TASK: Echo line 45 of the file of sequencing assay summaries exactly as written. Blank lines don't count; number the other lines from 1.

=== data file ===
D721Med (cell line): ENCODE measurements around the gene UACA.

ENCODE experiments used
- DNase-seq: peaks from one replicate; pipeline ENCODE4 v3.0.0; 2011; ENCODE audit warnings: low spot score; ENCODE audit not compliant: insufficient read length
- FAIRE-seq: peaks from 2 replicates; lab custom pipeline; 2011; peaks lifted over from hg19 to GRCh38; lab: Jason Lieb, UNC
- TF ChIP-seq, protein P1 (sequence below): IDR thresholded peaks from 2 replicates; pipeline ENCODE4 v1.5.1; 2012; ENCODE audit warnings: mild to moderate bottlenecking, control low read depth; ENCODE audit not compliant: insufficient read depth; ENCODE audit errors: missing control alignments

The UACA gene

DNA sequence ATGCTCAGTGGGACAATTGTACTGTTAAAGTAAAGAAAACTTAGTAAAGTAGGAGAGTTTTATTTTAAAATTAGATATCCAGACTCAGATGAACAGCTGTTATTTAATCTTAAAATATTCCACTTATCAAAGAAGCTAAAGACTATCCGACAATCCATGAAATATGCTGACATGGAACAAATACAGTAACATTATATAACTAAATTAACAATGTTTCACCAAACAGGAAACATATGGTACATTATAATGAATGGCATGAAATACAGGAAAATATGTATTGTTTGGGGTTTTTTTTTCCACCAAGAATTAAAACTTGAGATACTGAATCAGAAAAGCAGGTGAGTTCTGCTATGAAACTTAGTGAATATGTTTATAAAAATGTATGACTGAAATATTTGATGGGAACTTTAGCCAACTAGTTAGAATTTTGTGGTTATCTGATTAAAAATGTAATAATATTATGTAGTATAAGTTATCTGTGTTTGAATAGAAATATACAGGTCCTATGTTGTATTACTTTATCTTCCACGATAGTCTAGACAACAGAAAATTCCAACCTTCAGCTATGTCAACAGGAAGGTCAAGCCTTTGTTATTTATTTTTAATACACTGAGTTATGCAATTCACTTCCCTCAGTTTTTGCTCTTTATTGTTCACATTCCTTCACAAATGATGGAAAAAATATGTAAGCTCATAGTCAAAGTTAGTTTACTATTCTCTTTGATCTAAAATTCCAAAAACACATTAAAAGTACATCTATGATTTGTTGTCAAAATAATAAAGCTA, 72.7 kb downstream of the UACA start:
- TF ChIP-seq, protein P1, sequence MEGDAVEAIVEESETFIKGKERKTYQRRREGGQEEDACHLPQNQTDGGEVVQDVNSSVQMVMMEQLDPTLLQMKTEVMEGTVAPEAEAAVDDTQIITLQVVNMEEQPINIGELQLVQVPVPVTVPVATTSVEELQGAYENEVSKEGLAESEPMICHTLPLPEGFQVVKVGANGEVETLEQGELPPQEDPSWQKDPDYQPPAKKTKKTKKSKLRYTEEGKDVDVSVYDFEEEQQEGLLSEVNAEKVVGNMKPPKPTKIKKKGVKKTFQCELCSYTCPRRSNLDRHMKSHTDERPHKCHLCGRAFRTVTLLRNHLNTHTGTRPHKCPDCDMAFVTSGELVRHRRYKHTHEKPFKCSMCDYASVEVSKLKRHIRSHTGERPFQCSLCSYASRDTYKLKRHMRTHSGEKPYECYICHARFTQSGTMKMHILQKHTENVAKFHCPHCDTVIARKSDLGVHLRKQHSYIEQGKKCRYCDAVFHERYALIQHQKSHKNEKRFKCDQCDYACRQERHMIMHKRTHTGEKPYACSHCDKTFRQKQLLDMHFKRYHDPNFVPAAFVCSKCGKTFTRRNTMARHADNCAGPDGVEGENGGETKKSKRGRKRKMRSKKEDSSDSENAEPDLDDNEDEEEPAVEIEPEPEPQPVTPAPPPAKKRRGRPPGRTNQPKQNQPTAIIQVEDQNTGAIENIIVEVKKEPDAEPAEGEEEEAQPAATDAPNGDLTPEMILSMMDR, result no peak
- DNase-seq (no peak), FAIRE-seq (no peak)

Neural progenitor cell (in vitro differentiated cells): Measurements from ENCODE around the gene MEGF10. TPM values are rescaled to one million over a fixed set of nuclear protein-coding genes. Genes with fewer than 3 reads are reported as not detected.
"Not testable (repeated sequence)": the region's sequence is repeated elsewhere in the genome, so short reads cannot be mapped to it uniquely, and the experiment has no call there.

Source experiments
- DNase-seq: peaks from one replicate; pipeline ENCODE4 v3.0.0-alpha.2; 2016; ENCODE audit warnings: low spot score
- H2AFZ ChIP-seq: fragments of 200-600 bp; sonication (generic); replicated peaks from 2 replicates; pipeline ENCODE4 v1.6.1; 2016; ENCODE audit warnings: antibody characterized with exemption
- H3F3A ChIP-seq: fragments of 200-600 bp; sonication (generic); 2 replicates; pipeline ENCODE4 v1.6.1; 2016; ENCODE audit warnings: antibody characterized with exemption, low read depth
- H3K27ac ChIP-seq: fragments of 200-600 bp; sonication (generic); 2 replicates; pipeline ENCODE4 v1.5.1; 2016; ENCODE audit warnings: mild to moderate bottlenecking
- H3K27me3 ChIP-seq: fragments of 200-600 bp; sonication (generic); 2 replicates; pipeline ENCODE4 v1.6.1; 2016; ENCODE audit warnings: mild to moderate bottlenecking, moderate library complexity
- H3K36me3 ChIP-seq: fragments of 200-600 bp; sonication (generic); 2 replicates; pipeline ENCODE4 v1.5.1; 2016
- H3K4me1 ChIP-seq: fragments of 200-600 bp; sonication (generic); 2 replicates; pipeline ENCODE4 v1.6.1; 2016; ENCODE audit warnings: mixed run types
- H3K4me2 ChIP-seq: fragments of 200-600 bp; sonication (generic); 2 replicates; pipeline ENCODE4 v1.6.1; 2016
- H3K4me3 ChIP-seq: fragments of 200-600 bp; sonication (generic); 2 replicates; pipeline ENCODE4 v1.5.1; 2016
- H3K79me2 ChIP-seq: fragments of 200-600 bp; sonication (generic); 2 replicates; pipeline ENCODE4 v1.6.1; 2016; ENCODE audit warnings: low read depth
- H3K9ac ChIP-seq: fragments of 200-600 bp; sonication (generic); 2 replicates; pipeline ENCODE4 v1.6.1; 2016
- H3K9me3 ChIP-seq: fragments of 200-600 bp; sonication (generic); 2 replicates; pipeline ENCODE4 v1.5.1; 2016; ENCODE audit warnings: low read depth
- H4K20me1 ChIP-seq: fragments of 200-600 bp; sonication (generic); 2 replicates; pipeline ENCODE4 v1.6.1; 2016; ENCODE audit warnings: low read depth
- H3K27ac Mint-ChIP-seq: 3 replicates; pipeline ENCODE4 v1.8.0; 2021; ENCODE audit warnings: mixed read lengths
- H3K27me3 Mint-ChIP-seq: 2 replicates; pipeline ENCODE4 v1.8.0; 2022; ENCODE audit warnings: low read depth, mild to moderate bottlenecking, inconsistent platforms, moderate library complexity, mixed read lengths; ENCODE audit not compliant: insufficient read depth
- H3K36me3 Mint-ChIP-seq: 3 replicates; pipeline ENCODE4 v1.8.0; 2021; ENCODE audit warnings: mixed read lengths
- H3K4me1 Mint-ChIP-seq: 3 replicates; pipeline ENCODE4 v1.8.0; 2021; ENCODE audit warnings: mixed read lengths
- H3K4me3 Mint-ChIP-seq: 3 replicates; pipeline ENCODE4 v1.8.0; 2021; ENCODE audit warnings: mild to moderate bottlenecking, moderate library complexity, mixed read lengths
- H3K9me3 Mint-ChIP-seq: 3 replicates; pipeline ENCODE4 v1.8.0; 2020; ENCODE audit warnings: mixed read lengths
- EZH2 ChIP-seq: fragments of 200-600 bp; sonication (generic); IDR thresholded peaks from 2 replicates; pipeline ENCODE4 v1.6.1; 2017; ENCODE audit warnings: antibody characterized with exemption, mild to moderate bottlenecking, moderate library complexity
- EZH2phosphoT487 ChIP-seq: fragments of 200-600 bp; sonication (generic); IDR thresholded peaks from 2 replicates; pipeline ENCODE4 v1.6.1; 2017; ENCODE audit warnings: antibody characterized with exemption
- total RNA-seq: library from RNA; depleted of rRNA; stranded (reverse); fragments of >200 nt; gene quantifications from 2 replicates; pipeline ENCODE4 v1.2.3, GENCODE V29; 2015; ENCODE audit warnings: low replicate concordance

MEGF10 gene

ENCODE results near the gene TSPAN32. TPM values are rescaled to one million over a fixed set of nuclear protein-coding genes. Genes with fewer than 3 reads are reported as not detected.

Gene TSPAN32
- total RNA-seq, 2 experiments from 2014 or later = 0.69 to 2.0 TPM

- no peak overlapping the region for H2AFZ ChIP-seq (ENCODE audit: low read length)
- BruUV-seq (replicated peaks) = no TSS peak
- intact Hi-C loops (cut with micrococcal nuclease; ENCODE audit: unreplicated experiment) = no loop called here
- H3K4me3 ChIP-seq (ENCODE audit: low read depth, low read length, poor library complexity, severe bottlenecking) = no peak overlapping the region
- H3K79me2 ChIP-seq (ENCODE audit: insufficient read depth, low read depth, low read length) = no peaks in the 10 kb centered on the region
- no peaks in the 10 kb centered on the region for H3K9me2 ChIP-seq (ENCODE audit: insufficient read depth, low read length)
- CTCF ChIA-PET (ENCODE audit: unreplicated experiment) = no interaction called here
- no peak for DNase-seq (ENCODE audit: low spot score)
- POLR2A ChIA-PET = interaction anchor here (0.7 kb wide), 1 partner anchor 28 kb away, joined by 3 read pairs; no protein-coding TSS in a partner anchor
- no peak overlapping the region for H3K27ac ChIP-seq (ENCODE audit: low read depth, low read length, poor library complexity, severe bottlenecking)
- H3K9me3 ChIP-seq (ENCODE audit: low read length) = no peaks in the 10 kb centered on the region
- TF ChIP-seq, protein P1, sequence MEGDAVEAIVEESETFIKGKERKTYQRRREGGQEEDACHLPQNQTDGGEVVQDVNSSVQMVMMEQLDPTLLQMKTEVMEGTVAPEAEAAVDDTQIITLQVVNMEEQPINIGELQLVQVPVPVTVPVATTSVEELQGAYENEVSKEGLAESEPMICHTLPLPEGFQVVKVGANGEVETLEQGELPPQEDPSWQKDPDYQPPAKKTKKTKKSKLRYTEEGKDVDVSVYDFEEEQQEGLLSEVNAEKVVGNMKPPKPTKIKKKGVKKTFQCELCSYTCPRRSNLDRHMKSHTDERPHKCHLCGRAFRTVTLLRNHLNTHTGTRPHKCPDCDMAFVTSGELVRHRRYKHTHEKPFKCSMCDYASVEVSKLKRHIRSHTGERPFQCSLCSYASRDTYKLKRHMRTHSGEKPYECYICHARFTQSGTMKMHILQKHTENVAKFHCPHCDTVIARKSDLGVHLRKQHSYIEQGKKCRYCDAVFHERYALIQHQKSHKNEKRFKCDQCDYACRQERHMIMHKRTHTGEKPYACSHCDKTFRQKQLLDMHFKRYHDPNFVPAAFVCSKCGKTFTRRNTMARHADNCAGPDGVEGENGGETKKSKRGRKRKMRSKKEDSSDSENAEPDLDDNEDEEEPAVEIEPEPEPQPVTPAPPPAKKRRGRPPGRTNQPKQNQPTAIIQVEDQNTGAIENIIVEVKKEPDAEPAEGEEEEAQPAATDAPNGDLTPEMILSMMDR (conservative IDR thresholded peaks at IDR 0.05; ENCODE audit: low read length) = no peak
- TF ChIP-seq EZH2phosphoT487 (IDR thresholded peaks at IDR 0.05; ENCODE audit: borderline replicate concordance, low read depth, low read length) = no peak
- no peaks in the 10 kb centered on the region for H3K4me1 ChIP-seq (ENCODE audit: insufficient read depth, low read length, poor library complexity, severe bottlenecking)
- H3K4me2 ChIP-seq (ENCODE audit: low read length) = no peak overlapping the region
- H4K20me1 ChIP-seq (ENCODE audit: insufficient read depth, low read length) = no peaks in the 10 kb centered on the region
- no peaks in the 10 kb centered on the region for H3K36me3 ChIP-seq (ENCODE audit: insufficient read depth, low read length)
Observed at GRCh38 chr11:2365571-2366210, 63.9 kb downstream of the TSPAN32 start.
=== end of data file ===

- CTCF ChIA-PET (ENCODE audit: unreplicated experiment) = no interaction called here